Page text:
Christian Travelers Guide + TIME

Review: The Second Baby Survival Guide by Naia Edwards

Having been through the shock to the system of having a baby and becoming a mother for the first time, I had thought that I wouldn’t find the arrival of a second baby 19 months later too daunting. I mean at least this time I knew about changing a nappy, getting a bed time routine together, feeding and was used to looking after a baby. Our first baby slept like a dream, was a general angel child and we felt we’d done all the right things and were clearly marvellous parents (little did we know what was coming our way when he grew a little older, but lets gloss over that for the time being shall we?)

The arrival of No. 2 shattered our smugness into microscopic shards. Perhaps it was because we weren’t expecting it to be so difficult the second time around. Perhaps we just hadn’t really thought about it enough, prepared ourselves for it, but we both felt that the second baby was far more of a upheaval than the arrival of the first.

First of all, the babies weren’t the same. Obvious really when you think about it, why should they be? But my two are chalk and cheese and have been from the moment my youngest drew his first breath. We were prepared for a rerun of No. 1. We were not ready for No. 2. We did all the same things, used all the same methods that had encouraged our eldest to drop off to sleep at 7pm and not wake until 7am, sometimes later even. Did we have the same level of success with No. 2? Lets just say at aged 3 ¾ years we can count the number of times he has ‘slept through’ on one hand.

Then there was the realisation that although looking after a baby is really hard work, it is nothing compared to looking after a baby AND a 19 month old toddler. I really, really wasn’t prepared for how full on looking after two small children is. From the moment I became pregnant there was no respite. I couldn’t even get them to nap at the same time (this blissful heavenly state, known as Nirvana in the Pants Household was achieved precisely twice). Someone told me that the thing about having 2 children with an age gap is small as mine was that it is much, much harder during the first year, only to become much easier later on because they will play together, be into the same types of things at the same time and so on. I was soon to be found walking around the park muttering things like ’12 weeks down, 40 weeks to go’. As another Mum of 2 tearfully confided when we bumped into each other in the park; ‘it is absolutely brutal’.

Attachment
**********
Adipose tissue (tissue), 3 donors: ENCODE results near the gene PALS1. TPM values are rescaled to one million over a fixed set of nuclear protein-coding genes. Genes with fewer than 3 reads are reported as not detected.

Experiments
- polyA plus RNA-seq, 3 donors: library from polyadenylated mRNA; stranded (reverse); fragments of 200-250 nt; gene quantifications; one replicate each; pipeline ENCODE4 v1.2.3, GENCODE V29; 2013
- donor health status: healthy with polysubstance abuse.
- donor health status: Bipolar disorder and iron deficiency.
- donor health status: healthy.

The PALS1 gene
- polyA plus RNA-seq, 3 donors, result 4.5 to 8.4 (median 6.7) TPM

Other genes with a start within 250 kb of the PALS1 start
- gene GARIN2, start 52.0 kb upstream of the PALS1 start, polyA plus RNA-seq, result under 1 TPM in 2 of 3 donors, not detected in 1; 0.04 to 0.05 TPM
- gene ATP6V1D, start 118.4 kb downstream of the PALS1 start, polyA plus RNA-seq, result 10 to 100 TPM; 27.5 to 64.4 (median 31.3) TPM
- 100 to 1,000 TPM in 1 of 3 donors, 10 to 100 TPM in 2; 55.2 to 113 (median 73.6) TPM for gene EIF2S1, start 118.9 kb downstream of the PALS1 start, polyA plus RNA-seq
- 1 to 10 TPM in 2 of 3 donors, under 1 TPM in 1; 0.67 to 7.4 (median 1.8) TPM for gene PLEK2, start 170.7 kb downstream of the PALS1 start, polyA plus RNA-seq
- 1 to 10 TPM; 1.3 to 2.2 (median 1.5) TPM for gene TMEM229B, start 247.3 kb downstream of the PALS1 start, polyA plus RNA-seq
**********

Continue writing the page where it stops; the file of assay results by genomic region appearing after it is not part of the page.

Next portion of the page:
Yet everyone assumes that because you’ve been through it all once, you’ll be tickety boo, a-ok and dealing with it like a pro. The books all deal with having a baby, not having a baby whilst also dealing with your other children. So given that No. 3 is due to arrive any day (note the nearly 4 years age gap this time round) when I was offered the chance to review Naia Edwards’ new book “The Second Baby Survival Guide”, I jumped at the chance. Any help with getting myself sorted is very, very gratefully accepted. As her introduction says “I needed more advice and help, not less, when I had my second baby".

She covers a wide range of topics, from your second pregnancy and the first few weeks at home with the new baby to feeding, sleeping, sibling rivalry and financial matters. Each chapter is illustrated with quotes from parents who’ve been to this particular coal face. There are plenty of useful tips (have a stash of little presents for the toddler so when people come to visit bearing goodies for the baby, you have something to distract the toddler and hopefully stop them being jealous of the new arrival being my top tip of the book) to help you and your first child acclimatize to the new way of life.

Most of all though, she very sensibly points out the whole way through the book that you have no way of knowing what will happen. Like most childcare, there is no right or wrong way; much depends upon the temperament of your children. All you can really do is be aware of the change coming, be prepared to ask (and accept) help and don’t underestimate the scale of the change a new baby will bring to the household. Now we just wait to see whether No. 3 will prove as big a shock to the system. At least this time I'm slightly more prepared.
The Second Baby Survival Guide is out November 5th, RRP £10.99


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Review: The Second Baby Survival Guide by Naia Edwards + TIME